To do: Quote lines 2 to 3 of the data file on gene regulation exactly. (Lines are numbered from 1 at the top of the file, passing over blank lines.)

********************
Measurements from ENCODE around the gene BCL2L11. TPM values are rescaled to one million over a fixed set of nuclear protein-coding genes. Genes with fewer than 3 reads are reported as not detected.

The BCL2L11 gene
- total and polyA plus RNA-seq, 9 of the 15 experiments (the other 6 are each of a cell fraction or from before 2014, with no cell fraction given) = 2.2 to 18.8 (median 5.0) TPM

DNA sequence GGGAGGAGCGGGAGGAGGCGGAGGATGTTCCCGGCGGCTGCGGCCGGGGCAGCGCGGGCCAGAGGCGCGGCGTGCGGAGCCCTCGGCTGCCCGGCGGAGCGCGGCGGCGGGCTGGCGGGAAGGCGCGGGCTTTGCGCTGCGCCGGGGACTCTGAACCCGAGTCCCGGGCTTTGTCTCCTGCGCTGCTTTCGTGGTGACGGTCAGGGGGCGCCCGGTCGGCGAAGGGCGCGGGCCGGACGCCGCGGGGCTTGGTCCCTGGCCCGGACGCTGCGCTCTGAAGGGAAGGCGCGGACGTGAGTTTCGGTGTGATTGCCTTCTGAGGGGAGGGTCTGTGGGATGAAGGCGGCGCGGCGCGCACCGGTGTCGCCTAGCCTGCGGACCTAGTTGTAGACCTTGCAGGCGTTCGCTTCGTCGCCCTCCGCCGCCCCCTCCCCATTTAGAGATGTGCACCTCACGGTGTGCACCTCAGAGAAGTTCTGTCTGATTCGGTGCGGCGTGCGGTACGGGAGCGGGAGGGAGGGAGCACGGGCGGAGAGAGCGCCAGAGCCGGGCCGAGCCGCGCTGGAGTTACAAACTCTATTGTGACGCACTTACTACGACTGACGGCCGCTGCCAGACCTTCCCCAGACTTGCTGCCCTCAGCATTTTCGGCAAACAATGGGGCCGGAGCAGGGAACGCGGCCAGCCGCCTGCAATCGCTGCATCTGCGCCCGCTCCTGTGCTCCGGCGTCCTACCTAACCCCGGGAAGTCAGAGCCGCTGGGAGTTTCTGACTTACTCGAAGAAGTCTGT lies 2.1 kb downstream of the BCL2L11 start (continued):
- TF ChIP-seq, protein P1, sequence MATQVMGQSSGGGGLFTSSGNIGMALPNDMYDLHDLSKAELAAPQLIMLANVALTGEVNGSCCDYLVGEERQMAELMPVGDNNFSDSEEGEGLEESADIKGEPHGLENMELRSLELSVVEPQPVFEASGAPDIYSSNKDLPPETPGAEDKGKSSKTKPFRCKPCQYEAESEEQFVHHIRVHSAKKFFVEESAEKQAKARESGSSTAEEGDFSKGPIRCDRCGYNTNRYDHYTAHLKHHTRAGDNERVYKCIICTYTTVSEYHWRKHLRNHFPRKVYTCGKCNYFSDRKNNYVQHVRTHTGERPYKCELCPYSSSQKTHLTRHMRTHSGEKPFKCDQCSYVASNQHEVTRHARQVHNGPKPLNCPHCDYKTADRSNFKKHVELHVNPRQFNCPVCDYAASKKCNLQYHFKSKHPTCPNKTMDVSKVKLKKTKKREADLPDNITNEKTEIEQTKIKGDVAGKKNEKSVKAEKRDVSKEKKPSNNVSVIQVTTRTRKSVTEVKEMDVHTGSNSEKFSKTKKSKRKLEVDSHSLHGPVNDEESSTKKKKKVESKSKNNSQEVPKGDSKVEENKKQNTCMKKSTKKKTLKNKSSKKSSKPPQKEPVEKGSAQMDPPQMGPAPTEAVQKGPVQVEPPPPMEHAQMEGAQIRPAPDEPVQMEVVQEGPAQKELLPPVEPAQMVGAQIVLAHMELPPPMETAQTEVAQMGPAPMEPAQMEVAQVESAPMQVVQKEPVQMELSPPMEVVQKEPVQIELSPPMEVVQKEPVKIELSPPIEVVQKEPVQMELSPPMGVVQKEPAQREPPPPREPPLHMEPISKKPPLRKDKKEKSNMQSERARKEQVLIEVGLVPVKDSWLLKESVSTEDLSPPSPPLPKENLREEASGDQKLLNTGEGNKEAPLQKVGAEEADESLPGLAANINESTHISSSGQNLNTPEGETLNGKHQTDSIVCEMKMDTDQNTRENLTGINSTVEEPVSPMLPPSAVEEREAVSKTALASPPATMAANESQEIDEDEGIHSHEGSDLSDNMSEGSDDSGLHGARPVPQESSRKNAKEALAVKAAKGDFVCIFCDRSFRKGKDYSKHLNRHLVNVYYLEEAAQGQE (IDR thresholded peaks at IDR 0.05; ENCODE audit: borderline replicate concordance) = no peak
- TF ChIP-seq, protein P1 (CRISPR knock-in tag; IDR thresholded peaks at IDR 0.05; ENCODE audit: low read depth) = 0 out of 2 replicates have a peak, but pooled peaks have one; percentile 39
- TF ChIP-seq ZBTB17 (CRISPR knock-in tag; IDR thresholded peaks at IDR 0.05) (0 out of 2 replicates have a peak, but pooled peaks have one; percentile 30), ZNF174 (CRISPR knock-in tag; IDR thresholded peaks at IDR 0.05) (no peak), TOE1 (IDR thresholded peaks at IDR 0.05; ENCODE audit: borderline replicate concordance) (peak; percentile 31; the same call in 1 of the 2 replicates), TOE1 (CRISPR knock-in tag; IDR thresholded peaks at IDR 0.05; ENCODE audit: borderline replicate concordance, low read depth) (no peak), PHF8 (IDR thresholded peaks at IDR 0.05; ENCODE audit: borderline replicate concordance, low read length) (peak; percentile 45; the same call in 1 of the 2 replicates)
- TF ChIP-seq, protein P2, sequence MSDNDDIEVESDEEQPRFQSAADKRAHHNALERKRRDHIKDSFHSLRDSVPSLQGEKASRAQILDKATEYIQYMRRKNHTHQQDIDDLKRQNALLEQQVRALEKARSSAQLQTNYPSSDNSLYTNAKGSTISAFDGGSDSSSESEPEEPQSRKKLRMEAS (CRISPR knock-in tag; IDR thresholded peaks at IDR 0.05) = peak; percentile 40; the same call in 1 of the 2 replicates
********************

The BCL2L11 gene
- total and polyA plus RNA-seq, 9 of the 15 experiments (the other 6 are each of a cell fraction or from before 2014, with no cell fraction given) = 2.2 to 18.8 (median 5.0) TPM